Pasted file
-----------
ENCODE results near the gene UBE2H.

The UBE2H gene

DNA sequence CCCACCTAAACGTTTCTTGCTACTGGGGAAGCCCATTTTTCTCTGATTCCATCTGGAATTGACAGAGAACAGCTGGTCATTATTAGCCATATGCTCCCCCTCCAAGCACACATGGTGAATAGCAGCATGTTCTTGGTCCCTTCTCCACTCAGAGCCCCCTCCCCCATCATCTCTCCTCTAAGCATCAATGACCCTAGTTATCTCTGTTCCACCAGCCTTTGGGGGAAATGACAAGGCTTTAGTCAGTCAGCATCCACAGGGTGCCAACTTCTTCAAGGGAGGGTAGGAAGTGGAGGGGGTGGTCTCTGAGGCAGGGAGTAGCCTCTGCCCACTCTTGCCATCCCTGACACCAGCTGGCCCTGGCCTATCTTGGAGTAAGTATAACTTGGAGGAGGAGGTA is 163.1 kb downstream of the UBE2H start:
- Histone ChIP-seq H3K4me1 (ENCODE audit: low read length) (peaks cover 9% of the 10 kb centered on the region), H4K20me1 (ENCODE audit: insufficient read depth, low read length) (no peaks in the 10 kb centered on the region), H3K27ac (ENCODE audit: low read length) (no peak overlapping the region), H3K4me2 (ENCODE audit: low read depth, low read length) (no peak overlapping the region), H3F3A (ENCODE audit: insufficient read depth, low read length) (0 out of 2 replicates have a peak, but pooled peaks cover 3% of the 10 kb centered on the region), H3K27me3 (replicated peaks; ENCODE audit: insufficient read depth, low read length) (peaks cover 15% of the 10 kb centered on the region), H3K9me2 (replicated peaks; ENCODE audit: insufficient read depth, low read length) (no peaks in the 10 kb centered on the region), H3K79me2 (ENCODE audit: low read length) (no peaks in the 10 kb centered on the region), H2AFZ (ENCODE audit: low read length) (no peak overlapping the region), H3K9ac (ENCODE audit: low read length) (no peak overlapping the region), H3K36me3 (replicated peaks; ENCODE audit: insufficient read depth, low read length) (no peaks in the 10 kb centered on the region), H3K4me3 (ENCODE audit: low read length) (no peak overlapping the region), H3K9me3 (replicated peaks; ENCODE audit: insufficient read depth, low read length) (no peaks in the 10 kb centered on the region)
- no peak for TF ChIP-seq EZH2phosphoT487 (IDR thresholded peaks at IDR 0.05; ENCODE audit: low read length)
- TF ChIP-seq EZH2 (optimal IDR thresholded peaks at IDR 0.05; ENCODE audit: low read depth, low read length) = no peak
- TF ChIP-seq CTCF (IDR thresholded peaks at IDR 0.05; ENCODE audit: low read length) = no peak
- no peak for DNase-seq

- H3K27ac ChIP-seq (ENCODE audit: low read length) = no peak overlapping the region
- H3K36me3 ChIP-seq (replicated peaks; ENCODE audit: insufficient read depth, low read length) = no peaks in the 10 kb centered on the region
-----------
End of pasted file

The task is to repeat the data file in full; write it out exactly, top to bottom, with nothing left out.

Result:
ENCODE results near the gene UBE2H.

The UBE2H gene

DNA sequence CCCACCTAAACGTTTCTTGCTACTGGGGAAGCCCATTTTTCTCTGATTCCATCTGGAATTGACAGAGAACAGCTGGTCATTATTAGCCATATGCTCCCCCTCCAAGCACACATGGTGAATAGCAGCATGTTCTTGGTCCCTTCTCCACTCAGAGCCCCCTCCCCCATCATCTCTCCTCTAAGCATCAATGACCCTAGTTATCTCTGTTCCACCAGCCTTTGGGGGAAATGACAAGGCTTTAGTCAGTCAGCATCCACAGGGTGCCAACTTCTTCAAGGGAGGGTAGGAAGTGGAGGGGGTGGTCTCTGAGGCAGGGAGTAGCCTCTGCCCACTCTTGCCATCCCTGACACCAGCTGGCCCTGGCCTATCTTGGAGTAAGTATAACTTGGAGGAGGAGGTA is 163.1 kb downstream of the UBE2H start:
- Histone ChIP-seq H3K4me1 (ENCODE audit: low read length) (peaks cover 9% of the 10 kb centered on the region), H4K20me1 (ENCODE audit: insufficient read depth, low read length) (no peaks in the 10 kb centered on the region), H3K27ac (ENCODE audit: low read length) (no peak overlapping the region), H3K4me2 (ENCODE audit: low read depth, low read length) (no peak overlapping the region), H3F3A (ENCODE audit: insufficient read depth, low read length) (0 out of 2 replicates have a peak, but pooled peaks cover 3% of the 10 kb centered on the region), H3K27me3 (replicated peaks; ENCODE audit: insufficient read depth, low read length) (peaks cover 15% of the 10 kb centered on the region), H3K9me2 (replicated peaks; ENCODE audit: insufficient read depth, low read length) (no peaks in the 10 kb centered on the region), H3K79me2 (ENCODE audit: low read length) (no peaks in the 10 kb centered on the region), H2AFZ (ENCODE audit: low read length) (no peak overlapping the region), H3K9ac (ENCODE audit: low read length) (no peak overlapping the region), H3K36me3 (replicated peaks; ENCODE audit: insufficient read depth, low read length) (no peaks in the 10 kb centered on the region), H3K4me3 (ENCODE audit: low read length) (no peak overlapping the region), H3K9me3 (replicated peaks; ENCODE audit: insufficient read depth, low read length) (no peaks in the 10 kb centered on the region)
- no peak for TF ChIP-seq EZH2phosphoT487 (IDR thresholded peaks at IDR 0.05; ENCODE audit: low read length)
- TF ChIP-seq EZH2 (optimal IDR thresholded peaks at IDR 0.05; ENCODE audit: low read depth, low read length) = no peak
- TF ChIP-seq CTCF (IDR thresholded peaks at IDR 0.05; ENCODE audit: low read length) = no peak
- no peak for DNase-seq

- H3K27ac ChIP-seq (ENCODE audit: low read length) = no peak overlapping the region
- H3K36me3 ChIP-seq (replicated peaks; ENCODE audit: insufficient read depth, low read length) = no peaks in the 10 kb centered on the region